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The Watch Appreciation Thread - Page 1251

post #18751 of 31015
Originally Posted by CHRK33 View Post

I think this is truly spectacular. I never thought a perpetual calendar would be (somewhat) attainable for me, but in steel, this is really lovely and I want it badly. Fits a really nice gap in my small collection -- I have the Submariner LV; Reverso Tribute 1931; a PAM 183 Radiomir; and Royal Oak 15400. Time to start saving my pennies. Thoughts, fellas?


Nice watch, but their Master Series Perpetual Calendars used to have lots of problems with mechanisms jamming and not advancing.  I remember reading a lot about it in back in 2001-2004, and  I don't know if they changed their movements in recent years.  Hence it their perpetual calendar fell off my wish list a long time ago.

post #18752 of 31015
I examined the JLC master tourbillons with a loupe - finishing could definitely be improved. Hardly any hand-done anglage. I guess for 40k or so that is what the Swiss guys think you should expect.

In comparison checking out the Vacheron Patrimony and Malte tourbillons and the Lange Cabaret tourbillon (latter two with sublime form movements!) was an exercise in horological intercourse.
post #18753 of 31015
Originally Posted by ~ B ~ View Post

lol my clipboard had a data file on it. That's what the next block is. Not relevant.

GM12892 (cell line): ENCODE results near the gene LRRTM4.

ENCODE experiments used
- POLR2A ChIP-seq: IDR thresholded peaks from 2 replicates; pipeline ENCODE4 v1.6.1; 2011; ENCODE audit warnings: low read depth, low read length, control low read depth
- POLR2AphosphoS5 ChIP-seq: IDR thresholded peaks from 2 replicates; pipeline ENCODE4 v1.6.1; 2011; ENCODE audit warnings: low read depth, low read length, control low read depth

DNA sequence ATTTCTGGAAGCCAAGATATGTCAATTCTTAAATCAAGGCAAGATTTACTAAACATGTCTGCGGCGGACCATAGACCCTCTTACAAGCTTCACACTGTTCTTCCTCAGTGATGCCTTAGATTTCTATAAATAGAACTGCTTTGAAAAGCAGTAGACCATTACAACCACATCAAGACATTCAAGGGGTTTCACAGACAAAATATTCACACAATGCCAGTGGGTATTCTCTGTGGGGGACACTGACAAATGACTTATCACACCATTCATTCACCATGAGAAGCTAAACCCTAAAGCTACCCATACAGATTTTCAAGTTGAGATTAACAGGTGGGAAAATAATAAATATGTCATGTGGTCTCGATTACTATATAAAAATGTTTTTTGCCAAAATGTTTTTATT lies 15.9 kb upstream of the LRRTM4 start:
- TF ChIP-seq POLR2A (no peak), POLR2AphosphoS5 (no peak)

Romp - strap is by Hughes Low

Ahh. The legendary HL.
post #18754 of 31015

Might also be worth considering that the Master (annual) Calendar is around for under $9k....and might even be better proportioned?  Maybe that's the value buy.  I do love the look of this one though.

post #18755 of 31015
Did you guys see the thread about the JLC 1000 hours falling off ?

That it is actually glued on such a watch really leaves a bad taste.
post #18756 of 31015
Originally Posted by ~ B ~ View Post

Thanks Dino, the B is quite nicely done in the flesh with well-shaped notches.


Hey B,


Thanks for the additional photos.  In this photo above, I can see that it really is evenly stitched and it must have been the angle of the watch & strap in the previous photo that made it look uneven.  I generally am not a fan of tan straps, but I love how it looks paired with your 1931 Tribute.  Simply a stunning combination!

post #18757 of 31015
Originally Posted by apropos View Post

Yep yep - agree 100%!

On a related note there are those who complain about Patek using variations of the the cal. 240 in nearly every model in their current lineup, and in the vast majority of their models over the last 30 or so years from time only models to grand complications. They say that PP should be more like Lange - who IIRC case (or nearly case) 1 unique movement per watch model - i.e. every (or nearly every) model has a different movement.